In the second season Amazing Stories (1985 – 1987) episode “Lane Change” by Ali Marie Matheson, a business-woman, Charlene (Kathy Baker) is driving on a rain-swept highway alone at night. She picks up an older stranger (Priscilla Pointer), who needs a lift to the next gas station.
On the road together, Charlene and the older woman strike up a conversation, and talk about the fact that Charlene is leaving her husband George because he didn’t fight for her when she announced she wanted to leave him.
As they drive and talk, Charlene sees several strange sights on the road, including her father’s Studebaker, and the car she and George shared on their honeymoon…
I won't pull my punches: Amazing Stories is one of the most crushingly disappointing TV series in history.
Perhaps expectations were too high, given Spielberg’s film pedigree and blockbuster track-record.
Or perhaps the series simply lacked a cohesive hook, an umbrella of unity like “the Twilight Zone” or “the Darkside,” which was immediately accessible and understandable to audiences.
For whatever reason, some Amazing Stories episodes are just the pits. “Fine Tuning,” “Hell Toupee,” “Miscalculation,” and “Secret Cinema” are absolutely groan-worthy entries.
Other tales feature a brilliant build-up, like “The Mission,” but end in ignominy with magical happenings and sharp left turns into fantasy that negate the sense of reality so arduously-created previously.
Many of the stories seem designed simply to show off a large budget, but have nothing to say about human nature. The stories aren't amazing so much as thin and two-dimensional.
As a kid in the eighties I watched every episode, at least in the first season, because I kept hoping the series would get something right.
It did, occasionally, like "The Amazing Farnsworth," for certain. But on a weekly basis, Amazing Stories got its clock cleaned by the new Twilight Zone, Tales from the Darkside or even The Hitchhiker.
One episode that bucks this trend is “Lane Change,” which originally aired on January 12, 1987. The entire episode takes place in a car, as two women talk to one another, and discuss life, relationships, missed opportunities, and the future.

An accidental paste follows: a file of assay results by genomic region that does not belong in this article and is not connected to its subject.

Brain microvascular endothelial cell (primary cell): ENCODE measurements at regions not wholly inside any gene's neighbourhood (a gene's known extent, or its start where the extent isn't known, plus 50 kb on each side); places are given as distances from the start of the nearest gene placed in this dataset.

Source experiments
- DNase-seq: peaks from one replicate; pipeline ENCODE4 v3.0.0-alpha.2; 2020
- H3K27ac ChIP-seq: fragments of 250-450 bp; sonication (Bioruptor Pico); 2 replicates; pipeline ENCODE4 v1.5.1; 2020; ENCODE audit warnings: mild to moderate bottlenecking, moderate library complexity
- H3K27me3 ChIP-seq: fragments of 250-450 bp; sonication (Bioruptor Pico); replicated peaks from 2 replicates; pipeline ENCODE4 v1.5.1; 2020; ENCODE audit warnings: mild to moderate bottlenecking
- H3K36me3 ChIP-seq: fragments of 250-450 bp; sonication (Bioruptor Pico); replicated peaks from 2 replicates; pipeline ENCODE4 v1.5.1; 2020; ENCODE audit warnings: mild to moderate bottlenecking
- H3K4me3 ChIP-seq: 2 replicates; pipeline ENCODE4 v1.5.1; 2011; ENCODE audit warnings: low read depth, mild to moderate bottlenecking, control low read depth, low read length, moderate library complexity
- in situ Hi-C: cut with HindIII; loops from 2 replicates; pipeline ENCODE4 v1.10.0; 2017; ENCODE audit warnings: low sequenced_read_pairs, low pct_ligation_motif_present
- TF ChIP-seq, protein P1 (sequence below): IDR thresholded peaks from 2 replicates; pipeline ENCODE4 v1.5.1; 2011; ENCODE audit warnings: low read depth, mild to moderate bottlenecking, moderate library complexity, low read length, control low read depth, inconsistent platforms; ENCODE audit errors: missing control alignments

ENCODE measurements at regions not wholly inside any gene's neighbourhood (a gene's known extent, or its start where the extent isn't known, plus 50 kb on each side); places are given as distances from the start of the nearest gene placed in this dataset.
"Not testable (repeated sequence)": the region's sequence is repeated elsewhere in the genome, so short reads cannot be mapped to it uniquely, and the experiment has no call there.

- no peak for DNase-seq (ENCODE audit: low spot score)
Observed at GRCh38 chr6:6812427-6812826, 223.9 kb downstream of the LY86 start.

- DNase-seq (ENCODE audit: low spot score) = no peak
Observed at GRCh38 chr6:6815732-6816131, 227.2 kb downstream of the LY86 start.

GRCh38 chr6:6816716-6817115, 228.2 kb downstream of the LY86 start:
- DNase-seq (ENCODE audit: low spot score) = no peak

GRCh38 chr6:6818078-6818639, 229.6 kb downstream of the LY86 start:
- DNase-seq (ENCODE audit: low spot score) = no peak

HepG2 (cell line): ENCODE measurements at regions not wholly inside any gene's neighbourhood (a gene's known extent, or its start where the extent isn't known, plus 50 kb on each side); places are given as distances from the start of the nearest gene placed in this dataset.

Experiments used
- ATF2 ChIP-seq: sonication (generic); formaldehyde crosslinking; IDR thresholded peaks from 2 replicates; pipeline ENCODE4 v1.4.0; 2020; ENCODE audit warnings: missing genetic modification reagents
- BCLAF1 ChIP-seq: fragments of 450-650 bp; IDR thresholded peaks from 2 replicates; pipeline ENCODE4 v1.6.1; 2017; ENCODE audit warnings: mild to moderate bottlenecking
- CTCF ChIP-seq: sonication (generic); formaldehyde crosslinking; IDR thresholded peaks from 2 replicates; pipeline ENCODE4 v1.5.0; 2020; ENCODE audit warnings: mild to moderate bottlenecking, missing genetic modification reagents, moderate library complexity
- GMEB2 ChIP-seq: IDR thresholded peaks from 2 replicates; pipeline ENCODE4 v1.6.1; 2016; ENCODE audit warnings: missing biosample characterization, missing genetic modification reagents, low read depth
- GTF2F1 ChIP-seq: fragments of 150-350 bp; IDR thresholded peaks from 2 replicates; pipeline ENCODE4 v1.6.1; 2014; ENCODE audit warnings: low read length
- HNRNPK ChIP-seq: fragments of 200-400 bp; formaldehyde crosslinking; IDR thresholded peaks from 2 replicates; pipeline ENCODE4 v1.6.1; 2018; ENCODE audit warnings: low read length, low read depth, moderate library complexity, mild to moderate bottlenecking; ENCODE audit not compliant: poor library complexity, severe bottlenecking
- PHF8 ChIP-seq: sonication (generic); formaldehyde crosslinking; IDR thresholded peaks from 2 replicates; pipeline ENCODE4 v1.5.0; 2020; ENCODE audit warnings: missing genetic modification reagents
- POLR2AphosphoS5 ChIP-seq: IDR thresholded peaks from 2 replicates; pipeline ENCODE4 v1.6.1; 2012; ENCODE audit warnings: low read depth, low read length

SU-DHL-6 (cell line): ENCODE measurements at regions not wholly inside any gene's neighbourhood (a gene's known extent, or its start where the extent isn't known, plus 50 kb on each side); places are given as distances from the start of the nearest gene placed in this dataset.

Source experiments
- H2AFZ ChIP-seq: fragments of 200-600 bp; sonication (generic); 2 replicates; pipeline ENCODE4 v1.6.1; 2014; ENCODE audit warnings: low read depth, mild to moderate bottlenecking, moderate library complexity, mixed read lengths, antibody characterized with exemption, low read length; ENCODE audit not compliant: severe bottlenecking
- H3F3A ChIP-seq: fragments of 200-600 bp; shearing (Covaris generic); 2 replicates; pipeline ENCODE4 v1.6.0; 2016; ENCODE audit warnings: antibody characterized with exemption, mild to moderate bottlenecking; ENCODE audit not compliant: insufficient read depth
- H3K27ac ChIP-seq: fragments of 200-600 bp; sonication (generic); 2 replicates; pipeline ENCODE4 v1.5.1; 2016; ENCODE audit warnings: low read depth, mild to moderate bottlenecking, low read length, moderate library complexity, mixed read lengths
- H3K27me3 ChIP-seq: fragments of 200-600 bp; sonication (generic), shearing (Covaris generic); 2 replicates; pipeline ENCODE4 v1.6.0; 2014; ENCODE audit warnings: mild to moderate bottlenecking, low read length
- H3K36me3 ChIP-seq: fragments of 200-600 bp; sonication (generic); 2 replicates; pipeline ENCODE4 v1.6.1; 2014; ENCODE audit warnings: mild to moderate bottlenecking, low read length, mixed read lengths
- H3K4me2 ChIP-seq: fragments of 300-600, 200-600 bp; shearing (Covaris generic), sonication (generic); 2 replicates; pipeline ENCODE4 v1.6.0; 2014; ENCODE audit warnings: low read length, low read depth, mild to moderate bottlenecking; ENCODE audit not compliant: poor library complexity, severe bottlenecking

The episode has no special effects to speak of, no tone-shattering lunges towards dumb comedy, and no schmaltzy reaches for unearned sentimentality.
Instead, "Lane Change" is an economical story about the way that we sometimes let ourselves become passengers in our own lives, and let someone else do the driving.
Specifically, Charlene remembers the behavior of her father.
When her mother died when Charlie was young, the little girl cried on the way home from the funeral. Her father punished her for showing such weakness, and made her sit in the back of the aforementioned Studebaker because “babies” sit in the back.
Unwittingly, and perhaps even sub-consciously, Charlene has grown-up to live her father’s life, Now she is sacrificing her marriage because she can’t respect a man like George...because he cries.
Subconsciously she has assumed her father's draconian, unemotional world view.
That’s just a piece of the episode’s puzzle. As the title indicates, it is possible, while driving, to change lanes, to pick a new direction. We may end up at bad places sometimes, but we can always get back out on the highway, take another turn, and make a better choice.
“Lane Change,” at its most basic level concerns a woman who averts a bad decision. Charlene changes lanes and arrives at a better destination for herself; a destination promised by the presence of Priscilla Pointers’ character.
This episode of Amazing Stories feels a lot like an entry in Rod Serling’s Twilight Zone (1959 – 1964) and that’s because “Lane Change” remembers that human beings, not visual effects or gimmicks, make for the best storytelling.
“Lane Change” is uniformly well-acted, and rather emotional too. If you’ve ever let someone else “drive” your decisions -- even unconsciously -- you’ll understand where Charlene is coming from in this episode. So many Amazing Stories episodes are stylish with no substance...shallow, facile tales that don't amaze in the slightest.
"Lane Change" is an intimate step in the right direction.